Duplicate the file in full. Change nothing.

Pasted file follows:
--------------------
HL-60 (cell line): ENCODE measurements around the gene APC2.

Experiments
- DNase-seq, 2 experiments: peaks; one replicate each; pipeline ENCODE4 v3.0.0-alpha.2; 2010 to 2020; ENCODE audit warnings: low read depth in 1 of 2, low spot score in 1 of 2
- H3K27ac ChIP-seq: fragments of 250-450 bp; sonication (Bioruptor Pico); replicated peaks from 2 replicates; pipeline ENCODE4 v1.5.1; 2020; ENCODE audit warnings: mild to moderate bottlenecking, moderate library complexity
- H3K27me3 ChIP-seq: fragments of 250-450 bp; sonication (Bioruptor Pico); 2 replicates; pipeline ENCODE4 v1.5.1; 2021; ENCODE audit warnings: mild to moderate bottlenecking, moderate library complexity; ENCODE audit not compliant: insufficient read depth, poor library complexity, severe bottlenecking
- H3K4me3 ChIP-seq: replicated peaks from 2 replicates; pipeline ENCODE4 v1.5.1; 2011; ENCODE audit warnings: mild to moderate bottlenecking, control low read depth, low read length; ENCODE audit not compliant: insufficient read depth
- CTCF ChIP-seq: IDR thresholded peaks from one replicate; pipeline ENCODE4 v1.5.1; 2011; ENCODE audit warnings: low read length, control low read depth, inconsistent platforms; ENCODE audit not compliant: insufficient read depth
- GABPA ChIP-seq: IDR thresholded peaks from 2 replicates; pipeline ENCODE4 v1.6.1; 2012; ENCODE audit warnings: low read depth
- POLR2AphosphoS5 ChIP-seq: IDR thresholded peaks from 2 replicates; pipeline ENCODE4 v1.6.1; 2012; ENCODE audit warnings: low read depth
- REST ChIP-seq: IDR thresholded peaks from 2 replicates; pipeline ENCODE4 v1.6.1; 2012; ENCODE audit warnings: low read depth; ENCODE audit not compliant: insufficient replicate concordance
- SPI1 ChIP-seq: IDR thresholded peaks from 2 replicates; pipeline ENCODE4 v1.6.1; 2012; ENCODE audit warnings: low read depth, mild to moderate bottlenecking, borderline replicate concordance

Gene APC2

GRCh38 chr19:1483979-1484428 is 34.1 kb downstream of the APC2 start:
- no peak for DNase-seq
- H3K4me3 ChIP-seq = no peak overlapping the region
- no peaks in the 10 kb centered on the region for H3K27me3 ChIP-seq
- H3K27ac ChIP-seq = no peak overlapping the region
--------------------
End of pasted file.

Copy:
HL-60 (cell line): ENCODE measurements around the gene APC2.

Experiments
- DNase-seq, 2 experiments: peaks; one replicate each; pipeline ENCODE4 v3.0.0-alpha.2; 2010 to 2020; ENCODE audit warnings: low read depth in 1 of 2, low spot score in 1 of 2
- H3K27ac ChIP-seq: fragments of 250-450 bp; sonication (Bioruptor Pico); replicated peaks from 2 replicates; pipeline ENCODE4 v1.5.1; 2020; ENCODE audit warnings: mild to moderate bottlenecking, moderate library complexity
- H3K27me3 ChIP-seq: fragments of 250-450 bp; sonication (Bioruptor Pico); 2 replicates; pipeline ENCODE4 v1.5.1; 2021; ENCODE audit warnings: mild to moderate bottlenecking, moderate library complexity; ENCODE audit not compliant: insufficient read depth, poor library complexity, severe bottlenecking
- H3K4me3 ChIP-seq: replicated peaks from 2 replicates; pipeline ENCODE4 v1.5.1; 2011; ENCODE audit warnings: mild to moderate bottlenecking, control low read depth, low read length; ENCODE audit not compliant: insufficient read depth
- CTCF ChIP-seq: IDR thresholded peaks from one replicate; pipeline ENCODE4 v1.5.1; 2011; ENCODE audit warnings: low read length, control low read depth, inconsistent platforms; ENCODE audit not compliant: insufficient read depth
- GABPA ChIP-seq: IDR thresholded peaks from 2 replicates; pipeline ENCODE4 v1.6.1; 2012; ENCODE audit warnings: low read depth
- POLR2AphosphoS5 ChIP-seq: IDR thresholded peaks from 2 replicates; pipeline ENCODE4 v1.6.1; 2012; ENCODE audit warnings: low read depth
- REST ChIP-seq: IDR thresholded peaks from 2 replicates; pipeline ENCODE4 v1.6.1; 2012; ENCODE audit warnings: low read depth; ENCODE audit not compliant: insufficient replicate concordance
- SPI1 ChIP-seq: IDR thresholded peaks from 2 replicates; pipeline ENCODE4 v1.6.1; 2012; ENCODE audit warnings: low read depth, mild to moderate bottlenecking, borderline replicate concordance

Gene APC2

GRCh38 chr19:1483979-1484428 is 34.1 kb downstream of the APC2 start:
- no peak for DNase-seq
- H3K4me3 ChIP-seq = no peak overlapping the region
- no peaks in the 10 kb centered on the region for H3K27me3 ChIP-seq
- H3K27ac ChIP-seq = no peak overlapping the region